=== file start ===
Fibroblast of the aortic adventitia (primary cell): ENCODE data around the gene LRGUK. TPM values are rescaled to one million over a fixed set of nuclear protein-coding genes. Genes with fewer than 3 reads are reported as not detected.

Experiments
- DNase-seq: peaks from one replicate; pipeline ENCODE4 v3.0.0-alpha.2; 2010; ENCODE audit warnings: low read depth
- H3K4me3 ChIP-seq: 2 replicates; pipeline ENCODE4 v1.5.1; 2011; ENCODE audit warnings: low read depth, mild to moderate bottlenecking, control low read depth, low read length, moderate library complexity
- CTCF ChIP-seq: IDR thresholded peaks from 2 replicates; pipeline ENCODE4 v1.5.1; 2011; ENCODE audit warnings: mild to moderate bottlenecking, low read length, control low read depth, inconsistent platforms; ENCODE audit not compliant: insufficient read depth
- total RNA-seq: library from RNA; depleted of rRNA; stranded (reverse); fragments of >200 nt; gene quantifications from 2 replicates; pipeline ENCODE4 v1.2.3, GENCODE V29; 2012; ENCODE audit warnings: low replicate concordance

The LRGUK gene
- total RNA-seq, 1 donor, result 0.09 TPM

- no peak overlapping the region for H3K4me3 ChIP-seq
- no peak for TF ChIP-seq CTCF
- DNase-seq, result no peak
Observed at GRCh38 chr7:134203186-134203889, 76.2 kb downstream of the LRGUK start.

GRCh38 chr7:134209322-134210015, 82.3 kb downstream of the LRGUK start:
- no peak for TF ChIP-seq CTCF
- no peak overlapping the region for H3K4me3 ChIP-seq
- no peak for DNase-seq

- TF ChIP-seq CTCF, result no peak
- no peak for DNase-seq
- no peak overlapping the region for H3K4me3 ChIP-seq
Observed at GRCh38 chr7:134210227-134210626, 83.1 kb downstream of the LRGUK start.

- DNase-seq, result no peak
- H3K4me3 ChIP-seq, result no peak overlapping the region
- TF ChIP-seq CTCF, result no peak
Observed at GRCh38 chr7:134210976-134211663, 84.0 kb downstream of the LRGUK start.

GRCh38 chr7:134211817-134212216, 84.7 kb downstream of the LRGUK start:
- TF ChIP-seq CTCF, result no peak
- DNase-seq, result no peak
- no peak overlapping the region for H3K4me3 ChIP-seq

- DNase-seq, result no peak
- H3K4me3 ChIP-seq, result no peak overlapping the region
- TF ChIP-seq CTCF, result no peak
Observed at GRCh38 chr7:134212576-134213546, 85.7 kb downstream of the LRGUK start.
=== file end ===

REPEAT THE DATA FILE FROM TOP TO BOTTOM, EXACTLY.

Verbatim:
Fibroblast of the aortic adventitia (primary cell): ENCODE data around the gene LRGUK. TPM values are rescaled to one million over a fixed set of nuclear protein-coding genes. Genes with fewer than 3 reads are reported as not detected.

Experiments
- DNase-seq: peaks from one replicate; pipeline ENCODE4 v3.0.0-alpha.2; 2010; ENCODE audit warnings: low read depth
- H3K4me3 ChIP-seq: 2 replicates; pipeline ENCODE4 v1.5.1; 2011; ENCODE audit warnings: low read depth, mild to moderate bottlenecking, control low read depth, low read length, moderate library complexity
- CTCF ChIP-seq: IDR thresholded peaks from 2 replicates; pipeline ENCODE4 v1.5.1; 2011; ENCODE audit warnings: mild to moderate bottlenecking, low read length, control low read depth, inconsistent platforms; ENCODE audit not compliant: insufficient read depth
- total RNA-seq: library from RNA; depleted of rRNA; stranded (reverse); fragments of >200 nt; gene quantifications from 2 replicates; pipeline ENCODE4 v1.2.3, GENCODE V29; 2012; ENCODE audit warnings: low replicate concordance

The LRGUK gene
- total RNA-seq, 1 donor, result 0.09 TPM

- no peak overlapping the region for H3K4me3 ChIP-seq
- no peak for TF ChIP-seq CTCF
- DNase-seq, result no peak
Observed at GRCh38 chr7:134203186-134203889, 76.2 kb downstream of the LRGUK start.

GRCh38 chr7:134209322-134210015, 82.3 kb downstream of the LRGUK start:
- no peak for TF ChIP-seq CTCF
- no peak overlapping the region for H3K4me3 ChIP-seq
- no peak for DNase-seq

- TF ChIP-seq CTCF, result no peak
- no peak for DNase-seq
- no peak overlapping the region for H3K4me3 ChIP-seq
Observed at GRCh38 chr7:134210227-134210626, 83.1 kb downstream of the LRGUK start.

- DNase-seq, result no peak
- H3K4me3 ChIP-seq, result no peak overlapping the region
- TF ChIP-seq CTCF, result no peak
Observed at GRCh38 chr7:134210976-134211663, 84.0 kb downstream of the LRGUK start.

GRCh38 chr7:134211817-134212216, 84.7 kb downstream of the LRGUK start:
- TF ChIP-seq CTCF, result no peak
- DNase-seq, result no peak
- no peak overlapping the region for H3K4me3 ChIP-seq

- DNase-seq, result no peak
- H3K4me3 ChIP-seq, result no peak overlapping the region
- TF ChIP-seq CTCF, result no peak
Observed at GRCh38 chr7:134212576-134213546, 85.7 kb downstream of the LRGUK start.